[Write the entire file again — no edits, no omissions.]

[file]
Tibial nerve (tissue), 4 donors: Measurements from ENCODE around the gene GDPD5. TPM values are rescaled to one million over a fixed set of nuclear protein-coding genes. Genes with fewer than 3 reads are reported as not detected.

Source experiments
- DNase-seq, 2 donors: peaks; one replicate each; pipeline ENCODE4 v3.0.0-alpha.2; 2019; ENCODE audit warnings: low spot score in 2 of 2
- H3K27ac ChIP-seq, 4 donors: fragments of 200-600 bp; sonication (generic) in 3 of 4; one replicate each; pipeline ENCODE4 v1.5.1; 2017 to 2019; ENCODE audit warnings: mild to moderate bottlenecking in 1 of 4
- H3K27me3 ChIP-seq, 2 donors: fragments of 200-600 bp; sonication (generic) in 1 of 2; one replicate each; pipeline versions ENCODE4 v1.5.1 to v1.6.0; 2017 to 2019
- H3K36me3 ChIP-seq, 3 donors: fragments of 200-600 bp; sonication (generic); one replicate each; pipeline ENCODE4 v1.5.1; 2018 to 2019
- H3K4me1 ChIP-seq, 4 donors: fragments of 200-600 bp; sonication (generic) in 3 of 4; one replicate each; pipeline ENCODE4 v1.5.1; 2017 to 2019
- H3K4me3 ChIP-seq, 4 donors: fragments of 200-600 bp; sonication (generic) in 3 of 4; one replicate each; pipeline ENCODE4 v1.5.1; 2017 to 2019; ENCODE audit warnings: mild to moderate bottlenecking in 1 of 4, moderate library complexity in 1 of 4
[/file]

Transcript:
Tibial nerve (tissue), 4 donors: Measurements from ENCODE around the gene GDPD5. TPM values are rescaled to one million over a fixed set of nuclear protein-coding genes. Genes with fewer than 3 reads are reported as not detected.

Source experiments
- DNase-seq, 2 donors: peaks; one replicate each; pipeline ENCODE4 v3.0.0-alpha.2; 2019; ENCODE audit warnings: low spot score in 2 of 2
- H3K27ac ChIP-seq, 4 donors: fragments of 200-600 bp; sonication (generic) in 3 of 4; one replicate each; pipeline ENCODE4 v1.5.1; 2017 to 2019; ENCODE audit warnings: mild to moderate bottlenecking in 1 of 4
- H3K27me3 ChIP-seq, 2 donors: fragments of 200-600 bp; sonication (generic) in 1 of 2; one replicate each; pipeline versions ENCODE4 v1.5.1 to v1.6.0; 2017 to 2019
- H3K36me3 ChIP-seq, 3 donors: fragments of 200-600 bp; sonication (generic); one replicate each; pipeline ENCODE4 v1.5.1; 2018 to 2019
- H3K4me1 ChIP-seq, 4 donors: fragments of 200-600 bp; sonication (generic) in 3 of 4; one replicate each; pipeline ENCODE4 v1.5.1; 2017 to 2019
- H3K4me3 ChIP-seq, 4 donors: fragments of 200-600 bp; sonication (generic) in 3 of 4; one replicate each; pipeline ENCODE4 v1.5.1; 2017 to 2019; ENCODE audit warnings: mild to moderate bottlenecking in 1 of 4, moderate library complexity in 1 of 4